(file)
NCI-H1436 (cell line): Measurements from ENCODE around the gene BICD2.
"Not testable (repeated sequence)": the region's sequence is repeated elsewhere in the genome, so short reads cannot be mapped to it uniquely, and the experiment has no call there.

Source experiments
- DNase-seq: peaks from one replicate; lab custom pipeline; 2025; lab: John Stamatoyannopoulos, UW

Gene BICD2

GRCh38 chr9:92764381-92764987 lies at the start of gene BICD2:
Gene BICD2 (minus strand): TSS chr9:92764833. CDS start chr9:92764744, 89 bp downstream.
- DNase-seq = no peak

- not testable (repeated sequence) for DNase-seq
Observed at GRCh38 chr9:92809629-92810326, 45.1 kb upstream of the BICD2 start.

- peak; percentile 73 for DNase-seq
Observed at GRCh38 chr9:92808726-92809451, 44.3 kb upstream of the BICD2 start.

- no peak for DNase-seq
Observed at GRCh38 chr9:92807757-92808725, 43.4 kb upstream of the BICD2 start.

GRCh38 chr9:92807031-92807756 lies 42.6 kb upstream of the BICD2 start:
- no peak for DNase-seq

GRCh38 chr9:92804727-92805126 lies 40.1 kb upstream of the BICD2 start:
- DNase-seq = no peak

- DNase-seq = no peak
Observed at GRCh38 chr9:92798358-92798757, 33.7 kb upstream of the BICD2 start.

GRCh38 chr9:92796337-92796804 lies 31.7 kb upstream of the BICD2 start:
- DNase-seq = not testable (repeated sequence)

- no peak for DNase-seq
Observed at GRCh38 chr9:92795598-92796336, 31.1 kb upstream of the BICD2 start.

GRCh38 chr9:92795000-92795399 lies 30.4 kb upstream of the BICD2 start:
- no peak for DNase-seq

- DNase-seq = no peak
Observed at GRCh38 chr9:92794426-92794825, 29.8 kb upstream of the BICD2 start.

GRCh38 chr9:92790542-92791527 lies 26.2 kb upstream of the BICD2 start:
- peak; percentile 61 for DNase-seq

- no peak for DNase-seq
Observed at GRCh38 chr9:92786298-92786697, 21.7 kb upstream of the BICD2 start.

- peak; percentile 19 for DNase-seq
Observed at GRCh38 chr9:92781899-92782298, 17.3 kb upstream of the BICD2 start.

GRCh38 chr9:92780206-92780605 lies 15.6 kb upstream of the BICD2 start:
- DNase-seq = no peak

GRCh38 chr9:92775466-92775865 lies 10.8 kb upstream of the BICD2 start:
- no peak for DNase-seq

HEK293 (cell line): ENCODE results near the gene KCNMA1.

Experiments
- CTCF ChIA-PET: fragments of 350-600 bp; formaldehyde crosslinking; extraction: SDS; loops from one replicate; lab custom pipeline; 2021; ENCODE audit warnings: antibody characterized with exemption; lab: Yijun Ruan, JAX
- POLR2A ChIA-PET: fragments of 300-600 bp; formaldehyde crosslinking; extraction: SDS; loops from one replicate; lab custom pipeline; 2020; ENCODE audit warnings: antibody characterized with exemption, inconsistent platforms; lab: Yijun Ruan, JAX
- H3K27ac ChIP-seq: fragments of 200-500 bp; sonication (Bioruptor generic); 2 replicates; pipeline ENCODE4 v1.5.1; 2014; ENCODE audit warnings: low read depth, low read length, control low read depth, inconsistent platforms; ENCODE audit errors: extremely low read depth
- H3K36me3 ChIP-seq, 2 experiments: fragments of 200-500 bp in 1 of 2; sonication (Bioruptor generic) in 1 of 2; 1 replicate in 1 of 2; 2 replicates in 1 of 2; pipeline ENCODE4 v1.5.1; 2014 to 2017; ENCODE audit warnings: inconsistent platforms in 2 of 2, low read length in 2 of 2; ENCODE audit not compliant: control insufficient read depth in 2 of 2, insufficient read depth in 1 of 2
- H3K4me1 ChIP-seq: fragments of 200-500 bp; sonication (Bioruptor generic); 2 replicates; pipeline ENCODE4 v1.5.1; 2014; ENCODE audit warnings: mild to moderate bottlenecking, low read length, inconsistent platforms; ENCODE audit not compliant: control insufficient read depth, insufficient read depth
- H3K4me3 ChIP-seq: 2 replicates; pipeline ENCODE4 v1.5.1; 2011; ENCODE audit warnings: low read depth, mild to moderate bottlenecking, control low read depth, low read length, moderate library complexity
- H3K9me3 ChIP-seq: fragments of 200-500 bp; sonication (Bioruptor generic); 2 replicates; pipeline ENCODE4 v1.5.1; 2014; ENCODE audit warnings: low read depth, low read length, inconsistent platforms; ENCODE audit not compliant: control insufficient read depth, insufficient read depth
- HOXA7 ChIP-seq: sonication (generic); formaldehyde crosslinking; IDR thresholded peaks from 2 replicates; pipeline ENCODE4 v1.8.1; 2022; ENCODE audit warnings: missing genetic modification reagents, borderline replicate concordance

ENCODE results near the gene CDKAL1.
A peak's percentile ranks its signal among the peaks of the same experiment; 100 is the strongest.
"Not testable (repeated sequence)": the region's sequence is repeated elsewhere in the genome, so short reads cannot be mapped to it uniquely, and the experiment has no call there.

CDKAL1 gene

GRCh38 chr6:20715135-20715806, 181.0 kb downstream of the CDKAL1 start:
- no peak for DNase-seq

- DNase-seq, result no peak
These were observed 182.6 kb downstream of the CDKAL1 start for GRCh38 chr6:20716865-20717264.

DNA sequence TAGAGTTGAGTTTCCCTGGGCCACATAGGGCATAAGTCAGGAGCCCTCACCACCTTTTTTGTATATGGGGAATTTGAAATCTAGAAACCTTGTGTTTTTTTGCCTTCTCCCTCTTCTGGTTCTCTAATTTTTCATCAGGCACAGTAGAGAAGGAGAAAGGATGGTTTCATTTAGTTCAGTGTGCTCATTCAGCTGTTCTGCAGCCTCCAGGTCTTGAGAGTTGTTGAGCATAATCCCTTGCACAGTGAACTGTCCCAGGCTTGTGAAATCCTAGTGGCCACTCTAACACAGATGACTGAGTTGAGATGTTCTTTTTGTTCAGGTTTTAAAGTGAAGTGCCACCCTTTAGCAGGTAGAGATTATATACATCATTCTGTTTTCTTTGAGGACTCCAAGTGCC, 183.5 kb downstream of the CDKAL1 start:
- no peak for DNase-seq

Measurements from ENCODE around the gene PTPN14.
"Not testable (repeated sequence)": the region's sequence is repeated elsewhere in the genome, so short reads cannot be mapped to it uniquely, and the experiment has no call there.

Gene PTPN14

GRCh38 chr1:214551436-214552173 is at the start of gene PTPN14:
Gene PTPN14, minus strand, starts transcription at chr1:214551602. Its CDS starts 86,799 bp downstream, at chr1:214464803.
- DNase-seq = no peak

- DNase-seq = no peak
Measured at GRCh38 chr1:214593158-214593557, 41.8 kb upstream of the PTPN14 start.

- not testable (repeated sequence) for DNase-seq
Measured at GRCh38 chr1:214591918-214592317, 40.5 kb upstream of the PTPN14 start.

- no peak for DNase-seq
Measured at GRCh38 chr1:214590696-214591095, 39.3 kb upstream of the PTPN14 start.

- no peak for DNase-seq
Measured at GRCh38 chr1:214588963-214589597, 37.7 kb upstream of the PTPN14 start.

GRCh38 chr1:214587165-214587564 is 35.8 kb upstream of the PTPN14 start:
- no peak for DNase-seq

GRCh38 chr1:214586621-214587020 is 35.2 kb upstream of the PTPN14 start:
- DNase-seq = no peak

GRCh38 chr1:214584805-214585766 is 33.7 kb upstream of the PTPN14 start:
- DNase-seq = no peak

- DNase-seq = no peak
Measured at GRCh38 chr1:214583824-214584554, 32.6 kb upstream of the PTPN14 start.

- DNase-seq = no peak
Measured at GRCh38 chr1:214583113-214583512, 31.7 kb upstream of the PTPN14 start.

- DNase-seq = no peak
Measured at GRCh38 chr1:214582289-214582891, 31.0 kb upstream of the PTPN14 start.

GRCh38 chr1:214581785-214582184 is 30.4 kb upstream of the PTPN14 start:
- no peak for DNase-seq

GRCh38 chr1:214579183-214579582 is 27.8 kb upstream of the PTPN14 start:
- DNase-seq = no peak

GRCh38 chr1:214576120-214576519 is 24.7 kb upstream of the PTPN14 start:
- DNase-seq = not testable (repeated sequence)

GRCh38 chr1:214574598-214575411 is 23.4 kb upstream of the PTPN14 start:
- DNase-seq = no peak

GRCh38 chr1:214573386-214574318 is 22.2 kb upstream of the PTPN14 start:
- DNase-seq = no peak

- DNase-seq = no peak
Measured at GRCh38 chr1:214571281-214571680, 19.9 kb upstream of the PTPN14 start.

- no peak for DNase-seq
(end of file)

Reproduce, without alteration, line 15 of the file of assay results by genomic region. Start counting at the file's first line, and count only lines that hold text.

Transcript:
GRCh38 chr9:92807031-92807756 lies 42.6 kb upstream of the BICD2 start: